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If! thou protector of this damned strumpet,
That man, that sits within a monarch's heart,
This is all as true as it is strange :
If circumstances lead me, I will find
For what is he they follow? truly, gentlemen,
One rais'd in blood, and one in blood establish'd;
And many an old man's sigh, and many a widow's,
Till now you have gone on, and fill'd the time
Have wandered with our travers'd arms, and breath'd Our sufferance vainly.
Have made them mules, silenc'd their pleaders, and
Of no more soul, nor fitness for the world,
He hath no friends, but who are friends for fear;
Both more and less have given him the revolt;
I cannot tell, what you and other men
In awe of such a thing as I myself.
Then live to be the shew and gaze o' the time;
may you see the tyrant.
Why should Cæsar be a tyrant then? Poor man! I know, he would not be a wolf, But that he sees the Romans are but sheep: He were no lion, were not Romans hinds.
I'll not call you tyrant;
But this most cruel usage of your queen
Than your own weak-hing'd fancy,) something savours
I grant him bloody,
Luxurious, avaricious, false, deceitful,
Sudden, malicious, smacking of every sin
That has a name.
Springs not from Edward's well-meant honest love,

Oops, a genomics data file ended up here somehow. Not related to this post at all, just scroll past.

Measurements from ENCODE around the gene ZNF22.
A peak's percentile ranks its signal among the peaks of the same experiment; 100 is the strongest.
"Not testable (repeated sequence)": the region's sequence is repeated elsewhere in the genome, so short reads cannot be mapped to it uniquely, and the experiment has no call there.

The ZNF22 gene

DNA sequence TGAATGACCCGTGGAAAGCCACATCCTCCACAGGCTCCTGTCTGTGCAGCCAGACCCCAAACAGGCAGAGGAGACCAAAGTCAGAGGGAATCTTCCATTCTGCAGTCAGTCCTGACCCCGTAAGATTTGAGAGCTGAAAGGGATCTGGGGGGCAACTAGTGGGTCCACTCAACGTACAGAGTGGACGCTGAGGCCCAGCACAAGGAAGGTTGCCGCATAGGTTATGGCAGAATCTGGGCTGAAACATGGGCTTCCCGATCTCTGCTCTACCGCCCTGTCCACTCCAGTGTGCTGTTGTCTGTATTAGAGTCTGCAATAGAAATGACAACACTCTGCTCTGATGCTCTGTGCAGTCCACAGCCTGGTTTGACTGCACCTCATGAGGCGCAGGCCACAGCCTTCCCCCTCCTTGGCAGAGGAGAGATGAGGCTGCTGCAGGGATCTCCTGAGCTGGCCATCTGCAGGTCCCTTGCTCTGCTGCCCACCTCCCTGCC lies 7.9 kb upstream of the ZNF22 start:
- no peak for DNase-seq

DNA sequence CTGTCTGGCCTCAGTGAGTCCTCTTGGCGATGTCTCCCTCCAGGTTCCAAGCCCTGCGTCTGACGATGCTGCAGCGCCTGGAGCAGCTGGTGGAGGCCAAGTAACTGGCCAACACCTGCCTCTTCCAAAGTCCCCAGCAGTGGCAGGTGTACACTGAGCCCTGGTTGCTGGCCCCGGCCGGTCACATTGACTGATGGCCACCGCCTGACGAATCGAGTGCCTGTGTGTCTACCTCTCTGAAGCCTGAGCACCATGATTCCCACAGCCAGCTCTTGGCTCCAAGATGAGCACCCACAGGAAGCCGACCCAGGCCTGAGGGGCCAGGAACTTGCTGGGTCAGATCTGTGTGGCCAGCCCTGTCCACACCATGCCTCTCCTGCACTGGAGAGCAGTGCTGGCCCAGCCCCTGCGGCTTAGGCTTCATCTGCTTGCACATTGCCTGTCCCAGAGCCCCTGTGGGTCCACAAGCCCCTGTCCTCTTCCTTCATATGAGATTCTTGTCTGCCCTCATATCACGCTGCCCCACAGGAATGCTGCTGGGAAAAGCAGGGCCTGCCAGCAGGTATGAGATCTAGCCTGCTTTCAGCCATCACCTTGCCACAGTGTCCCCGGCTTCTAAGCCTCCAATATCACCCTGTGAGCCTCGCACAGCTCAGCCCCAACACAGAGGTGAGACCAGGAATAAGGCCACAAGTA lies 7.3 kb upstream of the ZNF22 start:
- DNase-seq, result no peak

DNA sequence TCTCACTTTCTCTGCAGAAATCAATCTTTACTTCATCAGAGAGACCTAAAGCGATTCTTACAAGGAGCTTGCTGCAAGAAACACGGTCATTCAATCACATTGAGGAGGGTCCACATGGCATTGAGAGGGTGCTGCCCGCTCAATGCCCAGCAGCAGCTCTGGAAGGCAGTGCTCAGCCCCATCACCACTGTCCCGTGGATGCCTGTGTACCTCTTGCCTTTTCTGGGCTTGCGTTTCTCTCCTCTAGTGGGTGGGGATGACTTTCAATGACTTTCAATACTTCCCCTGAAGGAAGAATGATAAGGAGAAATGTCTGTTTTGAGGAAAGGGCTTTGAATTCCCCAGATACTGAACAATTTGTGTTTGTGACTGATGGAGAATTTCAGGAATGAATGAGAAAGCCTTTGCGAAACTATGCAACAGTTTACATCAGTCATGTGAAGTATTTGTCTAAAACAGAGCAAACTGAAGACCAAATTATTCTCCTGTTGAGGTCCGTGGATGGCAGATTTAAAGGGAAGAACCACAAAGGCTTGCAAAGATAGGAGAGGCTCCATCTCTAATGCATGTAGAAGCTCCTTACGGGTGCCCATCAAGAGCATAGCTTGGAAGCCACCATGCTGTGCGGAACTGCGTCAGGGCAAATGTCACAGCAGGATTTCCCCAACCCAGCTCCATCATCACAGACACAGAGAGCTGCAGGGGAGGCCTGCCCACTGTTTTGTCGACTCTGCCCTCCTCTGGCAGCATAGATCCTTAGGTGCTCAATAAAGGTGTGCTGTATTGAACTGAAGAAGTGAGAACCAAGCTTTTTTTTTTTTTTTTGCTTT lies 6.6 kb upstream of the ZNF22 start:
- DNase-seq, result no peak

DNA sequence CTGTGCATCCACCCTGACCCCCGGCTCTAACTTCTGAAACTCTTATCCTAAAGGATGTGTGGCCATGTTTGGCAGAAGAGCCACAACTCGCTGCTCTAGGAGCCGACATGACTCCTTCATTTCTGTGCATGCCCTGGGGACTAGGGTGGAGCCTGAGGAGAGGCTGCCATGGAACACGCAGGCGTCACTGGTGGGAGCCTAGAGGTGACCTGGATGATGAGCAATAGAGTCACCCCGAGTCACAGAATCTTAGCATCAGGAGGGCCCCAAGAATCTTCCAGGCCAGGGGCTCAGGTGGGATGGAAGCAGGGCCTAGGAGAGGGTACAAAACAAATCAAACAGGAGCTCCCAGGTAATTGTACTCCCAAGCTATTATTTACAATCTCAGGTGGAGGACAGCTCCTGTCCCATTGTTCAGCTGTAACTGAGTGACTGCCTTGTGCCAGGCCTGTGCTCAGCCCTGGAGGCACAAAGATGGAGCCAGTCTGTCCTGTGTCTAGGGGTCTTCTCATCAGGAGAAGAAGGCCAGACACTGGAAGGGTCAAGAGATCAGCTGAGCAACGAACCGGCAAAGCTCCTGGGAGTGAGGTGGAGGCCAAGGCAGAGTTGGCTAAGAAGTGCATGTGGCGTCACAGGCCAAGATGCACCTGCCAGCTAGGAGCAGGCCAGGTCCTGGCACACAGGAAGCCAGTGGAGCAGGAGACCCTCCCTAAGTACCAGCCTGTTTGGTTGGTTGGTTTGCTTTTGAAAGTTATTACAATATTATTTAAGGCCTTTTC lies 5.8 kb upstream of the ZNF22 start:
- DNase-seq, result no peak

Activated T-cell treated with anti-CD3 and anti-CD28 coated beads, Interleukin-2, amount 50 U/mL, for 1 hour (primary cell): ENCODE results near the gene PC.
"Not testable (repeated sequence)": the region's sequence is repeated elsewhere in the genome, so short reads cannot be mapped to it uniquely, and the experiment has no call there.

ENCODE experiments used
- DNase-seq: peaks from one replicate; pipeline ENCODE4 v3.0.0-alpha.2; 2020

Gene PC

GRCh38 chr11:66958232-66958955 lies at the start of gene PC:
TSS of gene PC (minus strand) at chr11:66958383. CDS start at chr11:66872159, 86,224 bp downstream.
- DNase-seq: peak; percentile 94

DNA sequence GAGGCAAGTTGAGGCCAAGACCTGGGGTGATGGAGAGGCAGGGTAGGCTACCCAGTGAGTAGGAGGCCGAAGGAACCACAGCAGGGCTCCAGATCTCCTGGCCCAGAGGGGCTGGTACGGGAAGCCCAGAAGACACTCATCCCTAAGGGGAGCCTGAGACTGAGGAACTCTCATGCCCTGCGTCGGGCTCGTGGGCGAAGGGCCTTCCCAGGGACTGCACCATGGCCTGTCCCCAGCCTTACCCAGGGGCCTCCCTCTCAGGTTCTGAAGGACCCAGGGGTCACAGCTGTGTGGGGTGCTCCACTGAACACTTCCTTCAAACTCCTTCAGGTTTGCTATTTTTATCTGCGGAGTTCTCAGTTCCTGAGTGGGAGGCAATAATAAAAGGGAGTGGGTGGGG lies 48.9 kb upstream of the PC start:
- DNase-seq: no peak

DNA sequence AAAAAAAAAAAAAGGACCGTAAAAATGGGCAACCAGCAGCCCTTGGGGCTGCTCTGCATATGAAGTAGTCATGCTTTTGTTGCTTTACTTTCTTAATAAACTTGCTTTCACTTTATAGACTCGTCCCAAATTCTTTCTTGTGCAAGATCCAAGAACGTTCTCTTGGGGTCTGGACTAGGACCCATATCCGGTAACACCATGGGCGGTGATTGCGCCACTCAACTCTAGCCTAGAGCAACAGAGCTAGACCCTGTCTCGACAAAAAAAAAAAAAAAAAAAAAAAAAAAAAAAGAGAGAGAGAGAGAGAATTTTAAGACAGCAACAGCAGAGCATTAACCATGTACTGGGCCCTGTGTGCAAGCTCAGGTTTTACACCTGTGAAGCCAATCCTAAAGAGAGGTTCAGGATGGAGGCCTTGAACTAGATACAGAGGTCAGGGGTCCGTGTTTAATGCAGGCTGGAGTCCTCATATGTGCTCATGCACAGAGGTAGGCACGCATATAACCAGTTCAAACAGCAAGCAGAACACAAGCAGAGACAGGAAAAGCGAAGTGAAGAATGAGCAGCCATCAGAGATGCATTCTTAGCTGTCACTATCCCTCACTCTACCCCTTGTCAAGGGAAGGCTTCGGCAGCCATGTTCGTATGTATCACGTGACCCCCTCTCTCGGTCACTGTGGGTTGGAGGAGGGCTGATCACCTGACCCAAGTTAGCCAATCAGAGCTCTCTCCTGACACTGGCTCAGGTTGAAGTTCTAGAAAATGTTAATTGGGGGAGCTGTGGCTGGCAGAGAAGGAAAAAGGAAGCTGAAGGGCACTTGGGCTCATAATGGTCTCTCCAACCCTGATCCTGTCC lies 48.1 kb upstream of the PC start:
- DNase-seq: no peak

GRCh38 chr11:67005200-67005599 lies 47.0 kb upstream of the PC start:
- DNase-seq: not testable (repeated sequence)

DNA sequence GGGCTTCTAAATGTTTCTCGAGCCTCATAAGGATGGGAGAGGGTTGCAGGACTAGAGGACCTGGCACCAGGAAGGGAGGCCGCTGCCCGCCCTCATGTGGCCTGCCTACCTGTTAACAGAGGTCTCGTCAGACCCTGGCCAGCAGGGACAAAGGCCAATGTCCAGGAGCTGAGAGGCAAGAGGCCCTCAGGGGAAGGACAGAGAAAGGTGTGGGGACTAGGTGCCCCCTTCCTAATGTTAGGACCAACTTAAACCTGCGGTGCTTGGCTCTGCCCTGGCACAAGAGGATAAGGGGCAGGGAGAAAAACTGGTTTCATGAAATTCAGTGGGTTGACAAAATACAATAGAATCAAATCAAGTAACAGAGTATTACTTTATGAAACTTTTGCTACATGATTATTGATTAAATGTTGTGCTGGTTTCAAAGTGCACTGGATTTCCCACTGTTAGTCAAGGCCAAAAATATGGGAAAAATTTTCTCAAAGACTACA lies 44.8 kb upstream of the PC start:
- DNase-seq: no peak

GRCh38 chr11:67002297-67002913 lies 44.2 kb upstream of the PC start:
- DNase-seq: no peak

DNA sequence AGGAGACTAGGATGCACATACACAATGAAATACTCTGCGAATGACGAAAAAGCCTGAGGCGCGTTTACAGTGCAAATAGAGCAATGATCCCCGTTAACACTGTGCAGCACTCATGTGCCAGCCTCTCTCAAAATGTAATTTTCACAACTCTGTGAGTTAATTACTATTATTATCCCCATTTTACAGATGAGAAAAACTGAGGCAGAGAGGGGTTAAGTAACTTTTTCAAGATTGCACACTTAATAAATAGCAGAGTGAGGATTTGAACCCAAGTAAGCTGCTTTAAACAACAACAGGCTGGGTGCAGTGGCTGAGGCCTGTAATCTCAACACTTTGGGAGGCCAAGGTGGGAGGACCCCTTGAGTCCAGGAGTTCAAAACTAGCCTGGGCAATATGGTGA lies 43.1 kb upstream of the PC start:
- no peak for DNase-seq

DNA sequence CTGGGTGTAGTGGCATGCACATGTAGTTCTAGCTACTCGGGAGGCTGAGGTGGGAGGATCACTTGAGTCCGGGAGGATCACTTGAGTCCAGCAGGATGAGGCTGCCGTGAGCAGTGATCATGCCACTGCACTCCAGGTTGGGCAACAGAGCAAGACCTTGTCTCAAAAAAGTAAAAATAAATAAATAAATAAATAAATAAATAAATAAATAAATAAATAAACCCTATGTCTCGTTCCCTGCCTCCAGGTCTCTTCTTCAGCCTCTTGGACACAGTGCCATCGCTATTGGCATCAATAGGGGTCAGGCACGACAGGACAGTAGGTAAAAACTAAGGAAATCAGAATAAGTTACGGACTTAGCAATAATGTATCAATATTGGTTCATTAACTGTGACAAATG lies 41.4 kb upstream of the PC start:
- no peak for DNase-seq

For how can tyrants safely govern home,
Our brother is imprison'd by your means,
Are daily given, to ennoble those
That scarce, some two days since, were worth a noble.
Plague of your policy!
You sent me deputy for Ireland;
Far from his succour, from the king, from all
Light vanity, insatiate cormorant,
Consuming means, soon preys upon itself.
O, such a day
So fought, so follow'd, and so fairly won,
Thus far our fortune keeps an onward course,
Now the time is come,
Which is the villain?
Let me see his eyes:
That when I note another man like him,
I may avoid him.
Tetchy and wayward was thy infancy;
Thy school-days, frightful, desperate, wild, and furious; Thy prime of manhood, daring, bold, and venturous! Thy age confirm'd, proud, subtle, sly, and bloody.
Thy currish spirit
Govern'd a wolf, who, hang'd for human slaughter,
Are wolfish, bloody, starv'd, and ravenous.
There's ne'er a villain, dwelling in all Denmark,
How far that little candle throws his beams!
Heaven doth with us, as we with torches do; Not light them for themselves; for if our virtues Did not go forth of us, 'twere all alike
As if we had them not.
Forgive me this my virtue:
For, in the fatness of these pursy times,
I never did repent for doing good,
Nor shall not now.
I'll leave my son my virtuous deeds behind;
A sceptre, snatch'd with an unruly hand
For though usurpers sway the rule awhile,
Thou hast under-wrought his lawful king,